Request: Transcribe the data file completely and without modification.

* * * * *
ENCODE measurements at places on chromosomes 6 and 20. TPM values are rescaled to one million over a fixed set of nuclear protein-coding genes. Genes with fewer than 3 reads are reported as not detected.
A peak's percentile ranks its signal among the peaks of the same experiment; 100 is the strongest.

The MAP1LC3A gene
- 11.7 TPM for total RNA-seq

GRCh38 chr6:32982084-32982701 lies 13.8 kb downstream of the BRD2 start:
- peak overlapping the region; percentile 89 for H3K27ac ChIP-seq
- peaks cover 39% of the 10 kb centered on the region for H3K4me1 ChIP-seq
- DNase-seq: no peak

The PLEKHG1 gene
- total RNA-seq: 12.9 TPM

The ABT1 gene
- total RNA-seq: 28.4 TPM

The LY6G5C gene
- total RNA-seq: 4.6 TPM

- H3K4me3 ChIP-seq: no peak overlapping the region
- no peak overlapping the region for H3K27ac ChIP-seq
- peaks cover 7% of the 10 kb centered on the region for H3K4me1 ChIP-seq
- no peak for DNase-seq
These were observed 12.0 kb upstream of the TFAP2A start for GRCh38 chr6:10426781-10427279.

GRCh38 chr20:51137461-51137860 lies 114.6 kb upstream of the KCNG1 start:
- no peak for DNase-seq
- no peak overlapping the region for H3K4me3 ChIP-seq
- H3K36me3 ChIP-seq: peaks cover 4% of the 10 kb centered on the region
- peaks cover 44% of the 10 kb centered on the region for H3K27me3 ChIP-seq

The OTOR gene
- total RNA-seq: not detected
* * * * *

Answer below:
ENCODE measurements at places on chromosomes 6 and 20. TPM values are rescaled to one million over a fixed set of nuclear protein-coding genes. Genes with fewer than 3 reads are reported as not detected.
A peak's percentile ranks its signal among the peaks of the same experiment; 100 is the strongest.

The MAP1LC3A gene
- 11.7 TPM for total RNA-seq

GRCh38 chr6:32982084-32982701 lies 13.8 kb downstream of the BRD2 start:
- peak overlapping the region; percentile 89 for H3K27ac ChIP-seq
- peaks cover 39% of the 10 kb centered on the region for H3K4me1 ChIP-seq
- DNase-seq: no peak

The PLEKHG1 gene
- total RNA-seq: 12.9 TPM

The ABT1 gene
- total RNA-seq: 28.4 TPM

The LY6G5C gene
- total RNA-seq: 4.6 TPM

- H3K4me3 ChIP-seq: no peak overlapping the region
- no peak overlapping the region for H3K27ac ChIP-seq
- peaks cover 7% of the 10 kb centered on the region for H3K4me1 ChIP-seq
- no peak for DNase-seq
These were observed 12.0 kb upstream of the TFAP2A start for GRCh38 chr6:10426781-10427279.

GRCh38 chr20:51137461-51137860 lies 114.6 kb upstream of the KCNG1 start:
- no peak for DNase-seq
- no peak overlapping the region for H3K4me3 ChIP-seq
- H3K36me3 ChIP-seq: peaks cover 4% of the 10 kb centered on the region
- peaks cover 44% of the 10 kb centered on the region for H3K27me3 ChIP-seq

The OTOR gene
- total RNA-seq: not detected